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Reclaiming Spaces, 14 February 2009

During the World Social Forum January 2009 a number of urban movements and networks agreed on some common framework for cooperation in the context of the WSF during the coming years. They fixed their common approach in a document called “Building Convergences at the World Social Forum“. The political part of that document stresses the parallelism of the financial crisis with other threats for inhabitants and it tries to mark “Right to the City” as an alternative orientation.

Below I want to discuss some implications and obvious divergences in this “convergence”:

Is “Right to the City” the becoming unifying slogan or concept for the “convergence” of urban social movements in the world?Which “Right to the City”?

“Right to the City” was introduced as a book title by the French philosopher Henry Lefebvre (”Le Droit à la ville”) in 1968, long ago. The original idea was not to implement a new level of institutionalised human rights, but to propose some framework for an utopia of urban social struggles, which – as it seemed from this perspective – could not be covered by traditional concepts like class struggles alone. I don’t want to get into details. But it is is remarkable, that this theoretical proposal for understanding urban social movements turned to become a political slogan in some Latin American movements and debates a couple of years ago.

Probably originally motivated by the need to find some conceptual framework to understand the multiplicity of social struggles of marginalized people in Latin American cities, the slogan became something like a container for diverse urban demands, then for reformist urban policies in Brazil, cumulating in drafts for a Charter of the Right to the City which claimed to become an nationally and internationally institutionalised set of rights.

There had been aspirations to globalise this effort, but that broadly failed. Such a plan had to respect that urban life in the world is rather diverse and thus are the conditions for struggles and concrete demands. At this point the question appeared, if and how a universal Charter of the Right to City can be developed from some NGO experts in a top down manner, or if that would not require a broad international campaign of communications and interfering struggles.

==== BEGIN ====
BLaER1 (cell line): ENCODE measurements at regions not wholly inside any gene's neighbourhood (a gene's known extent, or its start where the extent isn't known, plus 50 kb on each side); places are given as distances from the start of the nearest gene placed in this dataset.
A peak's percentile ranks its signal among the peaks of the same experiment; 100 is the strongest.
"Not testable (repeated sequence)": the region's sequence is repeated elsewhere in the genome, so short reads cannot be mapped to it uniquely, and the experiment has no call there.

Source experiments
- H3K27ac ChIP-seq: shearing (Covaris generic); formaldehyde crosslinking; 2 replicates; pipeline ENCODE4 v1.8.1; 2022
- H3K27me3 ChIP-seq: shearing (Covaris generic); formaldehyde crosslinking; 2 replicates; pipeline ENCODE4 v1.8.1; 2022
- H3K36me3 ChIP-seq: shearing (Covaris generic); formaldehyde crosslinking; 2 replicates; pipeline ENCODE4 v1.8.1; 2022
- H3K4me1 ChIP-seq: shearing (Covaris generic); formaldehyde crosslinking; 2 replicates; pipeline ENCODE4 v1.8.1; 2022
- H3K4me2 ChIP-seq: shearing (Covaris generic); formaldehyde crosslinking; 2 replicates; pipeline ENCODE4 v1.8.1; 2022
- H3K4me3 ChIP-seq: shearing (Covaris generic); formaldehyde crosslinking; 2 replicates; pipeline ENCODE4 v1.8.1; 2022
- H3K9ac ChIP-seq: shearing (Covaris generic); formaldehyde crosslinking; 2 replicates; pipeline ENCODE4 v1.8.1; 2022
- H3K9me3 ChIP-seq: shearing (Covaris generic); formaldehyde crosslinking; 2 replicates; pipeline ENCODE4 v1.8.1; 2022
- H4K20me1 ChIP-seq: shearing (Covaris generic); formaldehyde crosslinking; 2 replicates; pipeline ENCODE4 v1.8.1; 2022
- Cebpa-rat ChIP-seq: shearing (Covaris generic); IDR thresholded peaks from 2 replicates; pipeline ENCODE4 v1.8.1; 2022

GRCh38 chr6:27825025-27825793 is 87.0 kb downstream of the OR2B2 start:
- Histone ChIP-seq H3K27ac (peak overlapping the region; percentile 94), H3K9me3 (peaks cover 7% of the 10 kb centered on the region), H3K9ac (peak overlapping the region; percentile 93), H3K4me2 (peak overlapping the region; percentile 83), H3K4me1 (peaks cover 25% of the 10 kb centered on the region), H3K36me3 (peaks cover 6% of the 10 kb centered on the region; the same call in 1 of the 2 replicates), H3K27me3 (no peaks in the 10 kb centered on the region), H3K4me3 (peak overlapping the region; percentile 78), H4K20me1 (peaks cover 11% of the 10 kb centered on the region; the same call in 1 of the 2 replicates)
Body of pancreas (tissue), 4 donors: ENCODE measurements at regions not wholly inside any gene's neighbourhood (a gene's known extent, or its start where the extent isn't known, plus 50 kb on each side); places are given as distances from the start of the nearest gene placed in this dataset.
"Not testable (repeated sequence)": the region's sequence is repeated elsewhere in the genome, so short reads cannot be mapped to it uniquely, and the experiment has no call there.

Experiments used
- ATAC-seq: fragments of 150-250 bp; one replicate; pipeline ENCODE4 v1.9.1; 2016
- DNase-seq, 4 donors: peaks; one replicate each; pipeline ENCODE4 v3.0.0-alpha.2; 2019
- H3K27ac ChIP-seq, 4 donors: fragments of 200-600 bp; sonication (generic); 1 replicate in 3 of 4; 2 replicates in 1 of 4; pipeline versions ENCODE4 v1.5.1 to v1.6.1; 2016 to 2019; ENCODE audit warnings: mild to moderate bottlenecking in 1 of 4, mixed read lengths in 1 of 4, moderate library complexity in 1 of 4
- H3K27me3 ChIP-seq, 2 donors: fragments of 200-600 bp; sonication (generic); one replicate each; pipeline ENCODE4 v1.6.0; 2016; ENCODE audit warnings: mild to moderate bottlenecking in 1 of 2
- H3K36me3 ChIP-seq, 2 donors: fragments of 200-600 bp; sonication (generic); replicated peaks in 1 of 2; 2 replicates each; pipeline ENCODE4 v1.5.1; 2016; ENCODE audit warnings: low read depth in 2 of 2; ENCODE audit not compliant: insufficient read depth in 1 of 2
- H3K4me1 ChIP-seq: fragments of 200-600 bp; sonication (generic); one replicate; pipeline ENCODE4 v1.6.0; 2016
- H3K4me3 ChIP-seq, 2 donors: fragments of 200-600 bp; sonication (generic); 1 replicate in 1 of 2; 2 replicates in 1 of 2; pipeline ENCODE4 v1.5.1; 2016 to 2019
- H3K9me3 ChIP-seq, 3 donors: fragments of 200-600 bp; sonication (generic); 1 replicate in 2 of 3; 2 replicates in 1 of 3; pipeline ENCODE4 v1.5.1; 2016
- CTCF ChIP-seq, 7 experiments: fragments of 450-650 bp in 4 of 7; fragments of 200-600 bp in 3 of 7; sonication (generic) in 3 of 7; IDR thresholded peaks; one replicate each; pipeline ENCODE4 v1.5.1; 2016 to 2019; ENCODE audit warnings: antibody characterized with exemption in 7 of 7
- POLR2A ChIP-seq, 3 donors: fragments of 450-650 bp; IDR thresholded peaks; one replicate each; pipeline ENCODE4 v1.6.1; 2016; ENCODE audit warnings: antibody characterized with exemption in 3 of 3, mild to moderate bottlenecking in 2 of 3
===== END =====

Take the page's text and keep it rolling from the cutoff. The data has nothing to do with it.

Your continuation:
At the same time Lefebvres impulse even survived in some leftist urbanist debates in other world regions, like Europe and Northern America. From time to time it served as a slogan for specific local demands. More important was the rise of an active network of movements in the USA during the past 2 or 3 years, which called themselves “Right to the City Alliance” and built intensive linkages with well known critical Marxist intellectuals.

During the last year especially the Marxist geographer David Harvey through his numerous lectures around the world popularised this movement and his version of the “Right to the City”. In Harveys’ version Right to the City isn’t a complex of given human rights but again a slogan of class struggles in the territories, of grass root movements trying to associate in decentralized ways in order to find methods for trans-formative anti-capitalist action. A long term orientated revolutionary movement reclaiming the monopolized surplus in the urban sphere. Harvey always strictly insisted on the difference to any institutionalised right.

Now, at the Belem WSF, where Harvey gave speeches, the different concepts or uses of “Right to the City” directly met each other. The “Urban Convergence” paper can be read as some organizational reflection of that experience. NGOs adopting a revolutionary concept of struggles? No wonder that that did not directly lead to a clear concept without confusion. It is obvious that the conflict between institutionalisation and autonomous struggles reappears in the “convergence document”.

Urban Desire – Change of Paradigm – Convergence

I was told that the Spanish version of the “convergence” paper has been the original. A published Portuguese version is very near to it.

If you read it carefully you find a very brief but quite consistent view on the crisis, the urban threats and the “Right to the City” as a possible movements’ respond.

A respond in three dimensions:

First, “Right to the City” near to Harvey and maybe even others, is described as a “desire for another possible city”, which may mean that it is based in a multiplicity of wishes from the ground of the urban society, the men and women living in bad situations, which accumulate and associate in a common desire for principal change.

Secondly, it is conceptualised as a project of constructing a new paradigm of social-spatial development, which is necessary to overcome the neo-liberal hegemony by a clear alternative.

Thirdly, it is a project for making the urban struggles more “visible” not only at local levels.

All these three moments may be considered as elements for a possible “objective” orientation of a global movements of movements, a “convergence” towards a common horizon, not only by individual and political will but even through the real development of urban conditions, struggles and desires.